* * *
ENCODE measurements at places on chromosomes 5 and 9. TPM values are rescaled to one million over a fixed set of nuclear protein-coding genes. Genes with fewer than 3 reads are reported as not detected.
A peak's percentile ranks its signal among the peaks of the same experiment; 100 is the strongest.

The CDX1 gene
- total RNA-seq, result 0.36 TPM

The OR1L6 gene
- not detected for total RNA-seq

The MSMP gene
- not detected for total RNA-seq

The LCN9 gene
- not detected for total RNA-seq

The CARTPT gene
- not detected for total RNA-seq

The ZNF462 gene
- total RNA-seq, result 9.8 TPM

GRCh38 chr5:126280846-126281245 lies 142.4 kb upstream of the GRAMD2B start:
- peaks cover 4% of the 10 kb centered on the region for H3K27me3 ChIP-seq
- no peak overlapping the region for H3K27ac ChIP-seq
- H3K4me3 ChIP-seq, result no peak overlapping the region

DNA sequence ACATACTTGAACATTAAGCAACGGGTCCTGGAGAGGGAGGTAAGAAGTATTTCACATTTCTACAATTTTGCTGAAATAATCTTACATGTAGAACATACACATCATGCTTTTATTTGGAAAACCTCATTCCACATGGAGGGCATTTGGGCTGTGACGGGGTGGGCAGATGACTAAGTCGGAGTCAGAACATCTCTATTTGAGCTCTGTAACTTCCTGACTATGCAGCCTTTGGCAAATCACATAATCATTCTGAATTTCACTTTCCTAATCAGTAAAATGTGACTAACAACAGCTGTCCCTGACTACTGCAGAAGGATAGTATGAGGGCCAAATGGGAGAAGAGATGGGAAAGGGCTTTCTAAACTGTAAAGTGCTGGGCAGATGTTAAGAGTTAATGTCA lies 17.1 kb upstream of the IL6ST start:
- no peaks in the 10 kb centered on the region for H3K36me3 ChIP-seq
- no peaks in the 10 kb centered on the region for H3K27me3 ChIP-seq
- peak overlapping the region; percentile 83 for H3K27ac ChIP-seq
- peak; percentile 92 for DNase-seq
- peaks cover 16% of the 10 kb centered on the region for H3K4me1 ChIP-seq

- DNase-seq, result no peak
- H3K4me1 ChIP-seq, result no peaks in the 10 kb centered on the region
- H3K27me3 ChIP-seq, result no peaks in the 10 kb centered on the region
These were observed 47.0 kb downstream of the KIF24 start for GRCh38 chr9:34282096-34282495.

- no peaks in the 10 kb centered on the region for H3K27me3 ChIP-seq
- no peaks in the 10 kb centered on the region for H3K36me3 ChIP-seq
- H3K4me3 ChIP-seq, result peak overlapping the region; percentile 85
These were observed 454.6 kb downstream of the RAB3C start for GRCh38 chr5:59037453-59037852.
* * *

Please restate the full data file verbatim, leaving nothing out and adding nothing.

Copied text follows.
ENCODE measurements at places on chromosomes 5 and 9. TPM values are rescaled to one million over a fixed set of nuclear protein-coding genes. Genes with fewer than 3 reads are reported as not detected.
A peak's percentile ranks its signal among the peaks of the same experiment; 100 is the strongest.

The CDX1 gene
- total RNA-seq, result 0.36 TPM

The OR1L6 gene
- not detected for total RNA-seq

The MSMP gene
- not detected for total RNA-seq

The LCN9 gene
- not detected for total RNA-seq

The CARTPT gene
- not detected for total RNA-seq

The ZNF462 gene
- total RNA-seq, result 9.8 TPM

GRCh38 chr5:126280846-126281245 lies 142.4 kb upstream of the GRAMD2B start:
- peaks cover 4% of the 10 kb centered on the region for H3K27me3 ChIP-seq
- no peak overlapping the region for H3K27ac ChIP-seq
- H3K4me3 ChIP-seq, result no peak overlapping the region

DNA sequence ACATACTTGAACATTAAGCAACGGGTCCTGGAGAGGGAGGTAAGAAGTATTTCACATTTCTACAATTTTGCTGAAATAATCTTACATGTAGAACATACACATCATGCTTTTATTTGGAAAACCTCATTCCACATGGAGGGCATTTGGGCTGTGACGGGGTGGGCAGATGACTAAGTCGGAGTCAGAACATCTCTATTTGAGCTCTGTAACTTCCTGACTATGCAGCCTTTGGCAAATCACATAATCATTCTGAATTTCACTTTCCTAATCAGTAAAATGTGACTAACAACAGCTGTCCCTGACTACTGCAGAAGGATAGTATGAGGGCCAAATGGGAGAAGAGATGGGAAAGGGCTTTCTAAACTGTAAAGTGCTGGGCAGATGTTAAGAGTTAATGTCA lies 17.1 kb upstream of the IL6ST start:
- no peaks in the 10 kb centered on the region for H3K36me3 ChIP-seq
- no peaks in the 10 kb centered on the region for H3K27me3 ChIP-seq
- peak overlapping the region; percentile 83 for H3K27ac ChIP-seq
- peak; percentile 92 for DNase-seq
- peaks cover 16% of the 10 kb centered on the region for H3K4me1 ChIP-seq

- DNase-seq, result no peak
- H3K4me1 ChIP-seq, result no peaks in the 10 kb centered on the region
- H3K27me3 ChIP-seq, result no peaks in the 10 kb centered on the region
These were observed 47.0 kb downstream of the KIF24 start for GRCh38 chr9:34282096-34282495.

- no peaks in the 10 kb centered on the region for H3K27me3 ChIP-seq
- no peaks in the 10 kb centered on the region for H3K36me3 ChIP-seq
- H3K4me3 ChIP-seq, result peak overlapping the region; percentile 85
These were observed 454.6 kb downstream of the RAB3C start for GRCh38 chr5:59037453-59037852.